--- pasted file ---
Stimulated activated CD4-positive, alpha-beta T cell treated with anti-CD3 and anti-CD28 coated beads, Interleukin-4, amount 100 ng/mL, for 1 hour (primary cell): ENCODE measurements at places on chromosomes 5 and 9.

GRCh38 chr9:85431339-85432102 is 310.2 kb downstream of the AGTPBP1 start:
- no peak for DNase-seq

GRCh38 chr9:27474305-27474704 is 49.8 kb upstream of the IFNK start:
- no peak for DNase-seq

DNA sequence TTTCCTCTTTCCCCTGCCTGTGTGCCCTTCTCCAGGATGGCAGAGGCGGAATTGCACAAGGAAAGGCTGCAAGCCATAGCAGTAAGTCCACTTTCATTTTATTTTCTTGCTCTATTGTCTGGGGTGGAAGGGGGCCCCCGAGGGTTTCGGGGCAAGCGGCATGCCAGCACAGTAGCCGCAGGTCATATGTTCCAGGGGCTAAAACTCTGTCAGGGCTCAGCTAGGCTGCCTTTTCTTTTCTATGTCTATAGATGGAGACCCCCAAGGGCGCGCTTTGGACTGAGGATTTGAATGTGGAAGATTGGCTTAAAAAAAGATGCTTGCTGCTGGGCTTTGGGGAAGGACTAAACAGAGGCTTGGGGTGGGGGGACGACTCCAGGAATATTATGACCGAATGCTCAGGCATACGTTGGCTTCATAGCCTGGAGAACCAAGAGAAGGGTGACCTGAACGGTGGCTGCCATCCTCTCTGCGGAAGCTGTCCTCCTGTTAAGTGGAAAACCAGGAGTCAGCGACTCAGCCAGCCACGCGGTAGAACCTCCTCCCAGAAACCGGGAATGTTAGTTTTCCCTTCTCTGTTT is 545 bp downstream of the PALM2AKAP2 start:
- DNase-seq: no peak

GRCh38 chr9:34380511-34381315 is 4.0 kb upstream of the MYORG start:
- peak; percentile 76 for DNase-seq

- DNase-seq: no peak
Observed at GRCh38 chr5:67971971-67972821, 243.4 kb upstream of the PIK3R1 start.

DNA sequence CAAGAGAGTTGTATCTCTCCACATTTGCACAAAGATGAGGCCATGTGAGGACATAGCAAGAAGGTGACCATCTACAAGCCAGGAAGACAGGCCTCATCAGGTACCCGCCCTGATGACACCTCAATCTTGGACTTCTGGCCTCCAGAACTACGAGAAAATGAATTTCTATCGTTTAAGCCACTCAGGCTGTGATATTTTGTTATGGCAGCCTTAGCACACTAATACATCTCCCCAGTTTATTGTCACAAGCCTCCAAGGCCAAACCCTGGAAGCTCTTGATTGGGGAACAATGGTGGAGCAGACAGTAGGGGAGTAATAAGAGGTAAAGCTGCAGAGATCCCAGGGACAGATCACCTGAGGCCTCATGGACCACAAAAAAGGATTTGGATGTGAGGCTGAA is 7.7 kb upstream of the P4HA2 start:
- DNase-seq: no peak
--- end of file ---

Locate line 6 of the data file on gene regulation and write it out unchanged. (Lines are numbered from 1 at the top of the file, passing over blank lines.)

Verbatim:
DNA sequence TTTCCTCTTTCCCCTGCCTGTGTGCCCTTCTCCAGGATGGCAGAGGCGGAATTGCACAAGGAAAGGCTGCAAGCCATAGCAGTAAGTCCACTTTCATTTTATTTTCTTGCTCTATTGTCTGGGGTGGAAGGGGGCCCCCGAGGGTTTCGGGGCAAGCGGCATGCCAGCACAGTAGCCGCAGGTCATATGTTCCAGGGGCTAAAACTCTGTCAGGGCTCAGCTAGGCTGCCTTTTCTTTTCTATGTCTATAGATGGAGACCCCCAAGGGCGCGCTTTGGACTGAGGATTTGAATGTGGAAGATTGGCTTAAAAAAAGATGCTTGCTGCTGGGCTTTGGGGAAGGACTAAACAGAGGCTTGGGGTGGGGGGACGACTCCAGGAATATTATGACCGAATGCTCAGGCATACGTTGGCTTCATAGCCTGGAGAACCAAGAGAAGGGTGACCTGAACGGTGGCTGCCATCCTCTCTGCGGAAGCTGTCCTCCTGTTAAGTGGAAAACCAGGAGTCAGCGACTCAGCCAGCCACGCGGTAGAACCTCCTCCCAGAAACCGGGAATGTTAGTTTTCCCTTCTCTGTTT is 545 bp downstream of the PALM2AKAP2 start: